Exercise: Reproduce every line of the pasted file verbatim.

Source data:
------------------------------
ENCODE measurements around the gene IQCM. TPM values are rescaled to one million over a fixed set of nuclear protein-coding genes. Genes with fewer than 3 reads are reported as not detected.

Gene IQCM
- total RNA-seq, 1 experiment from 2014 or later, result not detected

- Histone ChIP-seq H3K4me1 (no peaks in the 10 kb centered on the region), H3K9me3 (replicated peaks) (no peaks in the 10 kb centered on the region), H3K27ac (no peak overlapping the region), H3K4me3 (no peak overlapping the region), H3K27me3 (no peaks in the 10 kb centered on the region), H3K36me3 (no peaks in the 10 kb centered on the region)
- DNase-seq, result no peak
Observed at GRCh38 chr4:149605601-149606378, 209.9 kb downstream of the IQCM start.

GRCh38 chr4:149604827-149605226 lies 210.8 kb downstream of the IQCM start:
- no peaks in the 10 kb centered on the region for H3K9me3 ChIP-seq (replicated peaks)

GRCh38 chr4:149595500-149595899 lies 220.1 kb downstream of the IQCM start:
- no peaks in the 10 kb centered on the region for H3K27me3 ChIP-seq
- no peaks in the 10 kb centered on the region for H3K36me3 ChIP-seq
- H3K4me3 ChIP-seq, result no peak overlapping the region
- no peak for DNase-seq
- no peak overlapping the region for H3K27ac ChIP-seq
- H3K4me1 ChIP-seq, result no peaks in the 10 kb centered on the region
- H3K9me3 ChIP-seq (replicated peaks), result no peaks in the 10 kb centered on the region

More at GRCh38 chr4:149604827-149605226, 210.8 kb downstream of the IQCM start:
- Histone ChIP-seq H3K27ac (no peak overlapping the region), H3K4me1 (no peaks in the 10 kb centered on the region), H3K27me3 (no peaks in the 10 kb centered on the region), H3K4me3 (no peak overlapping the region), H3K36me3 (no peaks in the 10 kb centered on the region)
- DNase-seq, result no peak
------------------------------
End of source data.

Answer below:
ENCODE measurements around the gene IQCM. TPM values are rescaled to one million over a fixed set of nuclear protein-coding genes. Genes with fewer than 3 reads are reported as not detected.

Gene IQCM
- total RNA-seq, 1 experiment from 2014 or later, result not detected

- Histone ChIP-seq H3K4me1 (no peaks in the 10 kb centered on the region), H3K9me3 (replicated peaks) (no peaks in the 10 kb centered on the region), H3K27ac (no peak overlapping the region), H3K4me3 (no peak overlapping the region), H3K27me3 (no peaks in the 10 kb centered on the region), H3K36me3 (no peaks in the 10 kb centered on the region)
- DNase-seq, result no peak
Observed at GRCh38 chr4:149605601-149606378, 209.9 kb downstream of the IQCM start.

GRCh38 chr4:149604827-149605226 lies 210.8 kb downstream of the IQCM start:
- no peaks in the 10 kb centered on the region for H3K9me3 ChIP-seq (replicated peaks)

GRCh38 chr4:149595500-149595899 lies 220.1 kb downstream of the IQCM start:
- no peaks in the 10 kb centered on the region for H3K27me3 ChIP-seq
- no peaks in the 10 kb centered on the region for H3K36me3 ChIP-seq
- H3K4me3 ChIP-seq, result no peak overlapping the region
- no peak for DNase-seq
- no peak overlapping the region for H3K27ac ChIP-seq
- H3K4me1 ChIP-seq, result no peaks in the 10 kb centered on the region
- H3K9me3 ChIP-seq (replicated peaks), result no peaks in the 10 kb centered on the region

More at GRCh38 chr4:149604827-149605226, 210.8 kb downstream of the IQCM start:
- Histone ChIP-seq H3K27ac (no peak overlapping the region), H3K4me1 (no peaks in the 10 kb centered on the region), H3K27me3 (no peaks in the 10 kb centered on the region), H3K4me3 (no peak overlapping the region), H3K36me3 (no peaks in the 10 kb centered on the region)
- DNase-seq, result no peak